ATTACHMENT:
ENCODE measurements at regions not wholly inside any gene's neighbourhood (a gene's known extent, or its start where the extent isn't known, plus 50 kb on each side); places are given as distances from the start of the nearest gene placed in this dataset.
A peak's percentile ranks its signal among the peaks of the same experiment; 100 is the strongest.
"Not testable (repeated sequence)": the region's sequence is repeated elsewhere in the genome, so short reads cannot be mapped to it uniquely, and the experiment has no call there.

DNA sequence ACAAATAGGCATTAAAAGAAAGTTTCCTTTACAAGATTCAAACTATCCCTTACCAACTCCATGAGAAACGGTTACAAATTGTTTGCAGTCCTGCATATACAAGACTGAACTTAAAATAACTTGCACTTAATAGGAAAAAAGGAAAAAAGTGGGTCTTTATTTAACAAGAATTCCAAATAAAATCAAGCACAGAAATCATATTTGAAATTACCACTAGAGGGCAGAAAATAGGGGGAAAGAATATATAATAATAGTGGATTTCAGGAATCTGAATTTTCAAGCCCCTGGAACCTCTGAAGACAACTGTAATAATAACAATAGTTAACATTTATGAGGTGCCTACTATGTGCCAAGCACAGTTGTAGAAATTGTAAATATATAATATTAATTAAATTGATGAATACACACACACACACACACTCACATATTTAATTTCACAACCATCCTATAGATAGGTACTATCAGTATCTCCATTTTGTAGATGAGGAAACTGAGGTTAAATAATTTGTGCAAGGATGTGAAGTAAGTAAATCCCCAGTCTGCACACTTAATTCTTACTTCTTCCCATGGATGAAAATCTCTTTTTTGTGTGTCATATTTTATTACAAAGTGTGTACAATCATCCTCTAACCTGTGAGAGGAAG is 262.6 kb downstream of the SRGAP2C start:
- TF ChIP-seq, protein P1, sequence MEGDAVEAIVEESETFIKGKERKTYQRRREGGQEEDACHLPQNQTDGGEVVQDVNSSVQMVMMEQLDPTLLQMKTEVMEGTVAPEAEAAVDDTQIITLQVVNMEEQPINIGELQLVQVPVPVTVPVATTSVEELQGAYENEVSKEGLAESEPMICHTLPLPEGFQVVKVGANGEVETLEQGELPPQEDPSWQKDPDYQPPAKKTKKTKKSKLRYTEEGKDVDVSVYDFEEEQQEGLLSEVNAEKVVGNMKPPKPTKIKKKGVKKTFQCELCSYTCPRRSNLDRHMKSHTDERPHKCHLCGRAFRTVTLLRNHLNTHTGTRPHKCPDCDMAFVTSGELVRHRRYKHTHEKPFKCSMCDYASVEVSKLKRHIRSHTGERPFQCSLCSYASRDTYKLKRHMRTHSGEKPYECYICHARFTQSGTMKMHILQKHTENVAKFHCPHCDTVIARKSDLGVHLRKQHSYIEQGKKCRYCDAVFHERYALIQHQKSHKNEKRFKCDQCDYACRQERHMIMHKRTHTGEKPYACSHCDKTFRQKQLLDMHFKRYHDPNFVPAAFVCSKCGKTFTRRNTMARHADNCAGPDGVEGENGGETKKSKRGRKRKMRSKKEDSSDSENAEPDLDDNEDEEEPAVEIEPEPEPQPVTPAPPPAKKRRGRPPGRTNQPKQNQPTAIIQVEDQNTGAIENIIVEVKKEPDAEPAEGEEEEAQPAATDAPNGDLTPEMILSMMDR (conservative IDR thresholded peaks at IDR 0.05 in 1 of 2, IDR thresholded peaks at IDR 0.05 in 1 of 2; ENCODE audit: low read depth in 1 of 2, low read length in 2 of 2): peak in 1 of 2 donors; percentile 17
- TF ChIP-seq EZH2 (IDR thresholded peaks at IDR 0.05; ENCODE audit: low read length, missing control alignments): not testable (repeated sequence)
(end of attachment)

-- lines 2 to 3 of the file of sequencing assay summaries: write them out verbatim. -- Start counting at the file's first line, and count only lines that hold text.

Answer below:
A peak's percentile ranks its signal among the peaks of the same experiment; 100 is the strongest.
"Not testable (repeated sequence)": the region's sequence is repeated elsewhere in the genome, so short reads cannot be mapped to it uniquely, and the experiment has no call there.